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Optimal Choice and Beliefs with Ex Ante Savoring and Ex Post Disappointment

  • Christian Gollier

    ()

    (Toulouse School of Economics, F-31042 Toulouse Cedex, France)

  • Alexander Muermann

    ()

    (Department of Finance, Accounting and Statistics, Vienna University of Economics and Business, A-1190 Wien, Austria)

We propose a new decision criterion under risk in which individuals extract both utility from anticipatory feelings ex ante and disutility from disappointment ex post. The decision maker chooses his degree of optimism, given that more optimism raises both the utility of ex ante feelings and the risk of disappointment ex post. We characterize the optimal beliefs and the preferences under risk generated by this mental process and apply this criterion to a simple portfolio choice/insurance problem. We show that these preferences are compatible with first-degree and second-degree stochastic dominance and yield a preference for early resolution of uncertainty. Furthermore, they are consistent with observed violations of the independence axiom, such as the preference reversal in the Allais paradox, and predict that the decision maker takes on less risk compared to an expected utility maximizer. Our decision criterion can thus help explain the equity premium puzzle and the preference for low deductibles in insurance contracts.

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File URL: http://dx.doi.org/10.1287/mnsc.1100.1185
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Article provided by INFORMS in its journal Management Science.

Volume (Year): 56 (2010)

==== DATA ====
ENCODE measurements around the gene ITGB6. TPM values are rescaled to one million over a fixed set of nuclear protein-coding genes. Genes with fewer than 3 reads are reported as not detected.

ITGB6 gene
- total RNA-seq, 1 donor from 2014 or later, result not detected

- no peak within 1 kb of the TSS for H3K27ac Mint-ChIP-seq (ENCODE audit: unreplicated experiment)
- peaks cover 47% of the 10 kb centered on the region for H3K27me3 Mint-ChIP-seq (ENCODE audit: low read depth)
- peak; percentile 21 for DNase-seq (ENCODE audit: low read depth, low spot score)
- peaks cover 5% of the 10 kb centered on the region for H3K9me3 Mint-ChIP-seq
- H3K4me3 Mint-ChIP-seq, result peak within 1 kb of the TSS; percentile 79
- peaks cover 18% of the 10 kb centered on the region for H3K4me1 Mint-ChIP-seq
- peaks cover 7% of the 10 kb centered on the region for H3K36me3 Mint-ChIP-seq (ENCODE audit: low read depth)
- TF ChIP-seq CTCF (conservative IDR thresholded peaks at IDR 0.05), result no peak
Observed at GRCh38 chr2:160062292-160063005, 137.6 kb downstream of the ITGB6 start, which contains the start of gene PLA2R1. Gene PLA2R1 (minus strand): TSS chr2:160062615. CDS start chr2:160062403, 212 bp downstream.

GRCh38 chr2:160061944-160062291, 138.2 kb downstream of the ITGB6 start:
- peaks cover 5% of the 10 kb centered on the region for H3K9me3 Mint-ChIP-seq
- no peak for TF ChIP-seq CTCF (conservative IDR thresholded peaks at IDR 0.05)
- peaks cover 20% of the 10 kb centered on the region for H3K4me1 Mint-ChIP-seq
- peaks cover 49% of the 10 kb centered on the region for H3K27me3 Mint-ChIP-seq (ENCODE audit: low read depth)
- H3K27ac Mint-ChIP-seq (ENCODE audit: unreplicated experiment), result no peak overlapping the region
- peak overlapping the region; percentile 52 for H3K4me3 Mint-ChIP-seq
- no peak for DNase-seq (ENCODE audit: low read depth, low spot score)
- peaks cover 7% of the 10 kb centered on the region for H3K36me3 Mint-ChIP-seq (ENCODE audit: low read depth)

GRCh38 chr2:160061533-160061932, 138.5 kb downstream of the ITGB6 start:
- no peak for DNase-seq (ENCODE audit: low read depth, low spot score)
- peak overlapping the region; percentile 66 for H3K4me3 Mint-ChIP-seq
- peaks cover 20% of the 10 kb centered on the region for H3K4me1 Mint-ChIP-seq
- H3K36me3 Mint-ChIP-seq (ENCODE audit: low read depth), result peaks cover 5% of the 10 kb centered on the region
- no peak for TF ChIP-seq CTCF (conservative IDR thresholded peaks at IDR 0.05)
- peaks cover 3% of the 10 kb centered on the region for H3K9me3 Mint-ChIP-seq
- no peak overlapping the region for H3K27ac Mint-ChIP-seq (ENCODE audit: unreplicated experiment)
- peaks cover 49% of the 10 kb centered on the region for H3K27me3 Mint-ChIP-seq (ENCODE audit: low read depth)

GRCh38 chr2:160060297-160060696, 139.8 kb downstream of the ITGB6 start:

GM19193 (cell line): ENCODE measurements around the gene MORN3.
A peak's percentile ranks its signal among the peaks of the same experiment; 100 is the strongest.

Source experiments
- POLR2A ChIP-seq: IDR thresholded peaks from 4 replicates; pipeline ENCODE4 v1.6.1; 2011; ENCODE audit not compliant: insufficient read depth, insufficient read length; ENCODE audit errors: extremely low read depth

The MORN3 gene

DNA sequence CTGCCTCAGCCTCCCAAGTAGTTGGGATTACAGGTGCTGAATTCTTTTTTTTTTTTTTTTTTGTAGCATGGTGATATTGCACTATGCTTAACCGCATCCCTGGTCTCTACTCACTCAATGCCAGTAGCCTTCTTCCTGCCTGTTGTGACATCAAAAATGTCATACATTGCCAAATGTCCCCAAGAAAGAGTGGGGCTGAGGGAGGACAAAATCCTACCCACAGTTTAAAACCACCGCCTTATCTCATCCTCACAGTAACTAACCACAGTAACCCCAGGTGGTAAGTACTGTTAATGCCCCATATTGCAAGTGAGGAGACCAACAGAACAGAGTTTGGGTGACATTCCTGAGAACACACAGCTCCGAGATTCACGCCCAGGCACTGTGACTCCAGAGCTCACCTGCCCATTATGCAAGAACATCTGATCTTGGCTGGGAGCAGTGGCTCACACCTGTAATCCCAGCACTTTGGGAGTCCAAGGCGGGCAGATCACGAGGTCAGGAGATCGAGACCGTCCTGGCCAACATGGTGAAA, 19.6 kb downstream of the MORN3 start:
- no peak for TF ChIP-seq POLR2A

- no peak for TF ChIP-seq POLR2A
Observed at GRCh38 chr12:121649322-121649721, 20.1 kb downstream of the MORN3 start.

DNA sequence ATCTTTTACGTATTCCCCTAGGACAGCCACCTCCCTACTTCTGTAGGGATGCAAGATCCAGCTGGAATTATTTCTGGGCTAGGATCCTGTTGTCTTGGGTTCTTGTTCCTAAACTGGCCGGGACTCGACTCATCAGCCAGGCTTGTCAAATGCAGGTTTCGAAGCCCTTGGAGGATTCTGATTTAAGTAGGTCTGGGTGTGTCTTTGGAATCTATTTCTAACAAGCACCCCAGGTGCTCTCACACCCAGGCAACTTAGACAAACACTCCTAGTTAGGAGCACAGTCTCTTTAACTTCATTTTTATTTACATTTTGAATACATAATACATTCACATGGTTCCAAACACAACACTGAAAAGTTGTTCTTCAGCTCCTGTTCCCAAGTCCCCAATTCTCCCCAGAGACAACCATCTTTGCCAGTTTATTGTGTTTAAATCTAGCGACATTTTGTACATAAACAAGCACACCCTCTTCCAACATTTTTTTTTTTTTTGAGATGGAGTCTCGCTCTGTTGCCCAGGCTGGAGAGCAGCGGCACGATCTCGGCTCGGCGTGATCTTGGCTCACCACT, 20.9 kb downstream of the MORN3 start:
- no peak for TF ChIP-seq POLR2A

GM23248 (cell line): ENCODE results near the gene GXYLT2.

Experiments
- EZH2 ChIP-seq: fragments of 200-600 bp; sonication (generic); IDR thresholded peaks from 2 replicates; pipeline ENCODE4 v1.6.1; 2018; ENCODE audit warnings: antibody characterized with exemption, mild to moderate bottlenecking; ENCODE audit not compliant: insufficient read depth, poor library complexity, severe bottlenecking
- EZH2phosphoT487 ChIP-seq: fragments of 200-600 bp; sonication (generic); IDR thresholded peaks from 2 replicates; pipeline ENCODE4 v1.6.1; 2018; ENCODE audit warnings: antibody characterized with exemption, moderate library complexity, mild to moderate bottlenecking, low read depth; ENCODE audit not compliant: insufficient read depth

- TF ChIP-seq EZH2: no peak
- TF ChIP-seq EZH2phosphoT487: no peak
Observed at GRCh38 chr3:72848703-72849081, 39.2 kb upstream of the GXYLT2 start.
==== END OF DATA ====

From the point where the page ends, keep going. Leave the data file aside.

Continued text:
Issue (Month): 8 (August)
Pages: 1272-1284

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Handle: RePEc:inm:ormnsc:v:56:y:2010:i:8:p:1272-1284
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  1. Koszegi, Botond & Rabin, Matthew, 2004. "A Model of Reference-Dependent Preferences," Department of Economics, Working Paper Series qt0w82b6nm, Department of Economics, Institute for Business and Economic Research, UC Berkeley.
  2. Caplin, Andrew & Leahy, John, 1997. "Psychological Expected Utility Theory and Anticipatory Feelings," Working Papers 97-37, C.V. Starr Center for Applied Economics, New York University.
  3. Gollier Christian, 1995. "The Comparative Statics of Changes in Risk Revisited," Journal of Economic Theory, Elsevier, vol. 66(2), pages 522-535, August.
  4. Andrew Ang & Geert Bekaert & Jun Liu, 2000. "Why Stocks May Disappoint," NBER Working Papers 7783, National Bureau of Economic Research, Inc.
  5. Kopczuk Wojciech & Slemrod Joel, 2005. "Denial of Death and Economic Behavior," The B.E. Journal of Theoretical Economics, De Gruyter, vol. 5(1), pages 1-26, August.
  6. Matthew Rabin, 2000. "Risk Aversion and Expected-Utility Theory: A Calibration Theorem," Econometrica, Econometric Society, vol. 68(5), pages 1281-1292, September.
  7. Mark J Machina, 1982. ""Expected Utility" Analysis without the Independence Axiom," Levine's Working Paper Archive 7650, David K. Levine.
  8. Miles S. Kimball, 1991. "Standard Risk Aversion," NBER Technical Working Papers 0099, National Bureau of Economic Research, Inc.
  9. Miles S. Kimball, 1989. "Precautionary Saving in the Small and in the Large," NBER Working Papers 2848, National Bureau of Economic Research, Inc.
  10. Akerlof, George A & Dickens, William T, 1982. "The Economic Consequences of Cognitive Dissonance," American Economic Review, American Economic Association, vol. 72(3), pages 307-19, June.
  11. Machina, Mark J, 1987. "Choice under Uncertainty: Problems Solved and Unsolved," Journal of Economic Perspectives, American Economic Association, vol. 1(1), pages 121-54, Summer.
  12. Rothschild, Michael & Stiglitz, Joseph E., 1971. "Increasing risk II: Its economic consequences," Journal of Economic Theory, Elsevier, vol. 3(1), pages 66-84, March.
  13. Gul, Faruk, 1991. "A Theory of Disappointment Aversion," Econometrica, Econometric Society, vol. 59(3), pages 667-86, May.
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